31 January 2012

Congress for the New Urbanism Releases Sustainable Street Network Principles

The Congress for the New Urbanism recently released Sustainable Street Network Principles, a publication designed to be a set of principles and key characteristics of a sustainable street network as a setting for both commerce and culture.

The Principles are designed for traffic engineers, urban designers, urban planners, and engaged urban citizens. They outline why sustainable street networks are essential to a vibrant and healthy society and what makes a street network sustainable.

To access a copy of Sustainable Street Network Principles, please visit:

CNU: Sustainable Street Network Principles

Background information:

Congress for the New Urbanism

This Week’s New England City & Town Weekly Dispatch

To access this week’s issue of New England City & Town Weekly Dispatch, please visit:

New England City & Town Weekly Dispatch - 31 January 2012

Saint John Bosco

As some people are aware, a favorite saint of mine is Saint John Bosco (1815-1888), whose feast day is celebrated today. This is an enhanced re-post of of a item originally posted on 31 January 2011.

A priest in the Archdiocese of Turin, Italy, he had a special ministry to urban boys – initially teaching them their faith. This ministry expanded to teaching other academic subjects, including the skills needed in a few trades (initially shoemaking and tailoring, and then expanding to printing and other trades).

Father John Bosco worked to educate the whole person body and soul. He believed that one’s faith, rooted in Christ, should permeate everything one does, including work, learning, and recreation.

When I was teaching, I tried to follow his education philosophy, which (among other things)was a preventive system, placing students in surroundings removed from the likelihood of committing sin and encouraging frequent reception of the sacraments of Penance and Holy Eucharist. He encouraged his teachers to follow the example of Jesus, teaching the boys with patience, kindness, and calmness.

John Bosco was noted for the ministry of reaching out through the printed word. He wrote a number of booklets and other printed pieces to teach aspects of the faith, to combat false teachings, and to encourage his readers in a number of areas. In his writings, he worked to communicate information so recipients could readily understand the information or concepts involved.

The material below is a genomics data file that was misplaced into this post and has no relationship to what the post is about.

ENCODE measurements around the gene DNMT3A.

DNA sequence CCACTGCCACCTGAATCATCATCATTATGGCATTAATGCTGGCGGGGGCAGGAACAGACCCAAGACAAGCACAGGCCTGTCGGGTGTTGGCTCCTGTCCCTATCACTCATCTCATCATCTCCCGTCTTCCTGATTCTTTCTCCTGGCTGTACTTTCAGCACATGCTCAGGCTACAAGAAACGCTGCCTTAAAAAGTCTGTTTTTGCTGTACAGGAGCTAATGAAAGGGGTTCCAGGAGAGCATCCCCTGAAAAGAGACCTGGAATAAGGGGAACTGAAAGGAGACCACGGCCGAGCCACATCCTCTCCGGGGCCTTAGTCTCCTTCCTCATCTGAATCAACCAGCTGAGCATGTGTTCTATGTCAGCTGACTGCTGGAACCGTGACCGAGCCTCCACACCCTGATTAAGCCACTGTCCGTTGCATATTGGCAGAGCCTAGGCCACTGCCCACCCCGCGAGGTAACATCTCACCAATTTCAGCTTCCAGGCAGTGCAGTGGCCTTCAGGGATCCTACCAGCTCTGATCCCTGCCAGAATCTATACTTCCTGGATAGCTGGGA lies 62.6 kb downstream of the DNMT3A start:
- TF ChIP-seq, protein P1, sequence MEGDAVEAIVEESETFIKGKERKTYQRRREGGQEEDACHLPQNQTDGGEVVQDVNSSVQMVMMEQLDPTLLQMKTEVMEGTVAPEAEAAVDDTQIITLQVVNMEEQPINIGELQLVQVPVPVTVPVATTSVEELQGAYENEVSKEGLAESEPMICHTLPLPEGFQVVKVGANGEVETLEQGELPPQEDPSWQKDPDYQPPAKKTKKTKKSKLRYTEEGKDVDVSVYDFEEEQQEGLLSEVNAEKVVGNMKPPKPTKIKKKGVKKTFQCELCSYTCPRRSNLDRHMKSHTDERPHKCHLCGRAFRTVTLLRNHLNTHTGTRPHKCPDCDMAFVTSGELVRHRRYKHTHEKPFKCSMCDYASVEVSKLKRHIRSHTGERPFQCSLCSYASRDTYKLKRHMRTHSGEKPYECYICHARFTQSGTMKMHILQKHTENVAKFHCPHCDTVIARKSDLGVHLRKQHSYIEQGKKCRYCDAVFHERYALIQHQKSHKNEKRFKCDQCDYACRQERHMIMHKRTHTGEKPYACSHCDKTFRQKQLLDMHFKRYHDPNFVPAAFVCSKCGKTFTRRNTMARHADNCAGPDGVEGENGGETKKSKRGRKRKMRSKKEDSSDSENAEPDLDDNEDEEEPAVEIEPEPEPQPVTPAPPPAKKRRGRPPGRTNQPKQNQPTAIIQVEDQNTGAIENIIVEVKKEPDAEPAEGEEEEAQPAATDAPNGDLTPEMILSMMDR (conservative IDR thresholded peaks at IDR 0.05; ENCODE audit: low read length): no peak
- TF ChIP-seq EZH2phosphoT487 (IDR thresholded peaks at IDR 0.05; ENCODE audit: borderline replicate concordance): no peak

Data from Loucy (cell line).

With the encouragement of Pope Pius IX, John Bosco founded a religious order to focus on education and missionary work, with a special focus on young people. This order was the Society of Siant Francis de Sales, better known as the Salesians.

Saint John Bosco is a patron saint of editors.

For more information about Saint John Bosco, please visit:

Catholic Forum: St. John Bosco

Catholic Encyclopedia: St. Giovanni Melchior Bosco (1907)

Da Mihi Animas: An Interview with Saint John Bosco (30 JAN 11)

A reading from Saint John Bosco:

Lop Notes: Excerpt from a Letter by Saint John Bosco (31 JAN 12)

Thank You, Lord

Thank you, Lord, for the graces with which You surround us during difficult and challenging times.

Reaction to HHS Contraception Rule

The U.S. Department of Health and Human Services rule requiring nearly all private health plans, including most religious organizations, to include coverage for all FDA-approved prescription contraceptive drugs and devices has been drawing more and more attention from the Church as well as from other individuals and organizations throughout the U.S.

Media reports:

LifeSiteNews: ‘To Hell with you!’ That’s what Obama just told Catholics, says bishop (27 JAN 12)

National Catholic Register: Cardinal Wuerl Thinks Church Can Win Contraception Fight (26 JAN 12)

National Catholic Register: Sebelius' Contraception Mandate and the Media (28 JAN 12)

Catholic News Agency: Rep. Smith: HHS mandate is attempt to end Catholic health care (24 JAN 12)

Religious News Service: Top Catholic bishop feels betrayed by Obama (25 JAN 12)

Religious News Service: Catholics rally against Obama contraception mandate (30 JAN 12)

Media commentaries:

Boston Pilot: Ruling on health care needs to be judged in light of truth (27 JAN 12 )

Boston Pilot: Time to figure out how to violate our consciences (27 JAN 12)

Accuracy in Media: Column: Catholic Church Rejects Surrender Terms from Obama (30 JAN 12)

Washington Post: Editorial: Respecting religious exemptions (22 JAN 12)

Truth in Love (Blog of Bishop Paul D. Etienne): US Department of Health & Human Services on Wrong Side of Constitution (28 JAN 12)

Denver Catholic Register: Bishop's Column: “The Bell is Tolling” (25 JAN 12)

YouTube: Fr. Frank Pavone: Obama Tampering with Conscience

Background information:

USCCB: Conscience Protection: Bishops Vow to Fight Coercive HHS Mandate

Pope Benedict XVI: Address to U.S. Bishops  During Ad Limina Visit (including Reaffirmation Of Religious Liberty) (19 JAN 12)